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The bugs in the trees
Grass is greener...
fall webworm
The first thing you see when fall webworms infest a tree is the webs they build. - photo by Auburn University photo

The calls are coming in about bugs up in the trees.
This is fall webworm season. If the leaves of a tree are enclosed by webbing in the fall, the caterpillar probably is fall webworm, which feeds on over 100 species of trees.  
Eastern tent caterpillars show up in early spring and build their webs in the crotches of limbs, so timing and placement of the web is wrong for eastern tent. The other caterpillar that we keep an eye peeled for is the gypsy moth, which has devastated forests in the northeastern United States but has not established itself here. Gypsy-moth caterpillars would be present in the spring and start pupating in May, so gypsy moth likely would not be present as a caterpillar in summer or fall.  
The Georgia Forestry Commission sets traps every year to monitor the presence of the Asian and European strains of the insect. Those found here usually have hitchhiked on cars, trucks and campers travelling south into the state.
All this is a long way of saying that if you call me about caterpillar webs covering leaves in your tree, I don’t need to inspect it to identify it. It’s fall webworm.
So what do you do about it? Unless it is in a commercial orchard or plant nursery, you generally can ignore it. Native trees and native insects have a long history together.
Broadleaf trees store enough energy that they can experience complete defoliation three years in a row and come back. Losing a few leaves late in the year likely will not cause enough energy loss to be noticeable. Tree owners who don’t know how trees work have a long history of turning something that is not a problem into one by doing something that makes the human feel better but actually hurts the tree.  
The most-common reaction from people who see defoliation on their tree is to throw fertilizer on the tree to force new leaves onto it. Heavy nitrogen fertilization, especially in the late summer and autumn, is a great way to starve a tree to death, set it up for winter injury and call more bugs to the tree. This is one of those cases in which letting nature take its course provides the best result.
The other webbing showing up on trees is a silvery web that appears on the trunk and large limbs of a tree. This is one of the most harmless critters one can find on a tree, but it generates more panicked calls than any other. Yes, it is bark-lice season. Except that they are not lice. Technically, they are psocids, pronounced “so-sids.” These little insects graze on algae and lichen on the bark of trees. The webbing helps obscure them from predators. They do not hurt the tree, you or anything other than the algae and lichen on tree bark. Again, something you can ignore with impunity.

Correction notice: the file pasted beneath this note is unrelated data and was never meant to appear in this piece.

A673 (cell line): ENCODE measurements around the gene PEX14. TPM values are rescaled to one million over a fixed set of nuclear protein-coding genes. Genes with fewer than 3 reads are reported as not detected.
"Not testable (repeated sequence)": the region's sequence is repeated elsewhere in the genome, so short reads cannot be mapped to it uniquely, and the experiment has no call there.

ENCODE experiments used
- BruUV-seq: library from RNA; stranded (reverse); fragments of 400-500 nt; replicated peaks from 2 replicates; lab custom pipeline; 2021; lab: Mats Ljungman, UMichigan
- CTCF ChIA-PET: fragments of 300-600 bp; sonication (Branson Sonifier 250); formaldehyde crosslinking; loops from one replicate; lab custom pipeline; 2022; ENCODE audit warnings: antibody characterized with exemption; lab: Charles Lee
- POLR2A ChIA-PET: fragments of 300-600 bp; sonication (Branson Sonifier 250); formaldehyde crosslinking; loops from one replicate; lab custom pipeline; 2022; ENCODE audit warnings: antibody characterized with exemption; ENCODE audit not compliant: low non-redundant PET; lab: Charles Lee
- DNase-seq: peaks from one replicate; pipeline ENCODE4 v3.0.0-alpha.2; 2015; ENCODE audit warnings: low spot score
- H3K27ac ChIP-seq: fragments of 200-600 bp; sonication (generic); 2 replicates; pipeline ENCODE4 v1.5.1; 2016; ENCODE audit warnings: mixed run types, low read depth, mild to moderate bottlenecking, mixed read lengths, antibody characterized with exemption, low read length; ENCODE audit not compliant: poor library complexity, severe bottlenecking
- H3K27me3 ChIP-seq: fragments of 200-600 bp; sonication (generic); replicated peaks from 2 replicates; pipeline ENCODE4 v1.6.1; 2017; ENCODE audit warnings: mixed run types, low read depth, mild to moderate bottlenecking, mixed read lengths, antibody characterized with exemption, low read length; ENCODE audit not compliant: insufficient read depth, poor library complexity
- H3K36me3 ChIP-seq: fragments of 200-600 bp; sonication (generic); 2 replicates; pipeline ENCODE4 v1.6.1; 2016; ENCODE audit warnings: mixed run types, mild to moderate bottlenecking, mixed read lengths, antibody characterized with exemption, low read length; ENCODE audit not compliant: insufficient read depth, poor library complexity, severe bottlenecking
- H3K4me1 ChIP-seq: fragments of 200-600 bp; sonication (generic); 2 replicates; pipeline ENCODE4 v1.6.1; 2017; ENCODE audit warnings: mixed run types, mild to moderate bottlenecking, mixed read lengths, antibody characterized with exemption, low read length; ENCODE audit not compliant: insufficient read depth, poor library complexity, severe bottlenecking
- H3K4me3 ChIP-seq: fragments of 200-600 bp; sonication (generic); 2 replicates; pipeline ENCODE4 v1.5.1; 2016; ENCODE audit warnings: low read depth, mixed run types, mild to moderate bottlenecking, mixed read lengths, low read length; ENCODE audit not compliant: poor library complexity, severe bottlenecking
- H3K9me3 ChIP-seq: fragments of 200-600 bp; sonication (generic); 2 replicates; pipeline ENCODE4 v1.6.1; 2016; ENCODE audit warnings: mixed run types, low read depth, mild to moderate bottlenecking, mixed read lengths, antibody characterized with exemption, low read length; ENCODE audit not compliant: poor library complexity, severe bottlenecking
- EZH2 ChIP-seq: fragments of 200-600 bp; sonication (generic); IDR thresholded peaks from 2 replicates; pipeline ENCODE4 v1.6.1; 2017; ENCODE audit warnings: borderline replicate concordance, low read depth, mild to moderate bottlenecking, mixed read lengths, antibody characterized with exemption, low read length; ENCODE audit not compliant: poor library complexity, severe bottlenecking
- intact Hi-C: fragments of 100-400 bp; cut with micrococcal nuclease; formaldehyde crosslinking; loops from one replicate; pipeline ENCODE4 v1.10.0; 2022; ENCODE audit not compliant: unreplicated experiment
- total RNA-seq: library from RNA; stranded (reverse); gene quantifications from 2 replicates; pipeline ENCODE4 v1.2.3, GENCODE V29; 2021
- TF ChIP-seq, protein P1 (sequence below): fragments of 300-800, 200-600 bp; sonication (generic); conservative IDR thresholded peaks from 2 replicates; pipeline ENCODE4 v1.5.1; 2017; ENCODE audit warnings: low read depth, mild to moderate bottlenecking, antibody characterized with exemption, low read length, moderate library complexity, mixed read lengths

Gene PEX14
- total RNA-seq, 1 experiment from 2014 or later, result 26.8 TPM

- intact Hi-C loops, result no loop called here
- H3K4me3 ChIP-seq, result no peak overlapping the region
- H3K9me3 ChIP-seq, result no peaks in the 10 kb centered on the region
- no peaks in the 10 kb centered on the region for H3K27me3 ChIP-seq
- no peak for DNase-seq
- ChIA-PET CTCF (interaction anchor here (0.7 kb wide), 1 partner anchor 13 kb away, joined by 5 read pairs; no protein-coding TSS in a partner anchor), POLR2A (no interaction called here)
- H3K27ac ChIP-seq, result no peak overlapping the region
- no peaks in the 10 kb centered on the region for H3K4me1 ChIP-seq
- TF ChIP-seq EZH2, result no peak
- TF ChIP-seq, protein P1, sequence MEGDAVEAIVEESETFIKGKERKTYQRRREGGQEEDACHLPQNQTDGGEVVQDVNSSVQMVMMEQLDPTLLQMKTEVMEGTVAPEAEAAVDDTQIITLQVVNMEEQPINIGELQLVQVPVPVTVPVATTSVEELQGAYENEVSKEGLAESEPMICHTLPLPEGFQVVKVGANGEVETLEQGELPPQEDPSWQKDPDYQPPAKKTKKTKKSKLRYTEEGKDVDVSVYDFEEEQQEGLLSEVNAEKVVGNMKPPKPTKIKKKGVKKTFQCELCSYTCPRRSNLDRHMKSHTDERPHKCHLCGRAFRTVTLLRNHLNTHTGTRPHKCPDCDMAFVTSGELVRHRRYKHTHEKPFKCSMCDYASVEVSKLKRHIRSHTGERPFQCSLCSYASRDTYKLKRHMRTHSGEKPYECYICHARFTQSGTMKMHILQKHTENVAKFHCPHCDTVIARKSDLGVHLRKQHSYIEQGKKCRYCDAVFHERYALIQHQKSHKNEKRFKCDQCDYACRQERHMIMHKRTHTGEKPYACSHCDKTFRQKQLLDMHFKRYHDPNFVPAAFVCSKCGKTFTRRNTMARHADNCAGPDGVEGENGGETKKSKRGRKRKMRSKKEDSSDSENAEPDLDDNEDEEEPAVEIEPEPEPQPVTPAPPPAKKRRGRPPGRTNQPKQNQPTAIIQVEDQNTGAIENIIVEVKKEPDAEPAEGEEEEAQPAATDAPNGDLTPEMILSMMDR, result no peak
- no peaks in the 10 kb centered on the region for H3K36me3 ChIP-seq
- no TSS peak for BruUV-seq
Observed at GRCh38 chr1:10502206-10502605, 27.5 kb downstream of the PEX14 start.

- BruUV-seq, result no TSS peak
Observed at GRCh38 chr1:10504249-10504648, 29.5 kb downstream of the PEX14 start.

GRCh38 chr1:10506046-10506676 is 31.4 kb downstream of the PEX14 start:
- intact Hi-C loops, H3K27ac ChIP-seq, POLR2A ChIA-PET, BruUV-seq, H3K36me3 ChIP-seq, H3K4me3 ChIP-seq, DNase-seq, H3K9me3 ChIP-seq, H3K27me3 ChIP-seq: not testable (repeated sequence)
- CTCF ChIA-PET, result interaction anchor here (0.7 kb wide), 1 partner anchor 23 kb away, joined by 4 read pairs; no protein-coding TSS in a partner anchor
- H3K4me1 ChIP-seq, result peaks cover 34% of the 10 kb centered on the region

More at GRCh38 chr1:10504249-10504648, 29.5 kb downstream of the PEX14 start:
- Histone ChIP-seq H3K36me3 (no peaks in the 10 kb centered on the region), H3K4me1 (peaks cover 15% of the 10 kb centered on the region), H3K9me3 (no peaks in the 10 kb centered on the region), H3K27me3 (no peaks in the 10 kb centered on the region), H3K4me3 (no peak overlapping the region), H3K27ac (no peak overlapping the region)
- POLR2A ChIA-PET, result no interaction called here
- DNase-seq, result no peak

Ants also are harmless critters that seem to get a lot of unnecessary attention when people finally notice that they are in their trees. Ants in trees usually are herding aphids in much the same way a dairy farmer herds his cows. Dairy farmers move their cows from pasture to pasture and protect them so the farmer can harvest the milk. Similarly, ants herd and protect aphids on trees for the sugar the aphids produce. Aphids feed on plant sap. All organisms have a carbon-to-nitrogen ratio. For every so many carbon atoms they consume, they need a nitrogen atom to go with it so they can make their enzymes, DNA and proteins.
Moms put it a lot more succinctly: “You can’t just eat french fries — you have to eat the hamburger, too!” The fries are the carbon, and the hamburger is the nitrogen. There is little nitrogen in plant sap. Aphids have to process a whole lot of sap, and a whole lot more carbohydrates than they need, to get a little nitrogen. All that excess carbon gets processed right through the aphid and leaves in a concentrated form. The result of this is the stuff that comes out the south end of a northbound aphid is almost pure sugar, which is a food source for the ants that prey on just about anything else that moves to get their nitrogen.
If you park your car under a tree with aphids on it, the sticky “honeydew” (rhymes with “aphid poo”) will rain down on your car and stick like glue to the finish. (There’s a Brad Paisley song in there somewhere.) Soaking the surface in water and rinsing frequently to dissolve the sugar is the easiest way to remove the honeydew. If left long enough, a fungus can grow on the honeydew. This sooty mold fungus is what turns the leaves of trees black when honeydew falls on them. You can wipe it off with your finger to reveal the leaf beneath. The leaves still are functional, just shaded.  
That makes complaints about sooty mold on plants and property much ado about aphid poo. These are the things that rattle around in my head.

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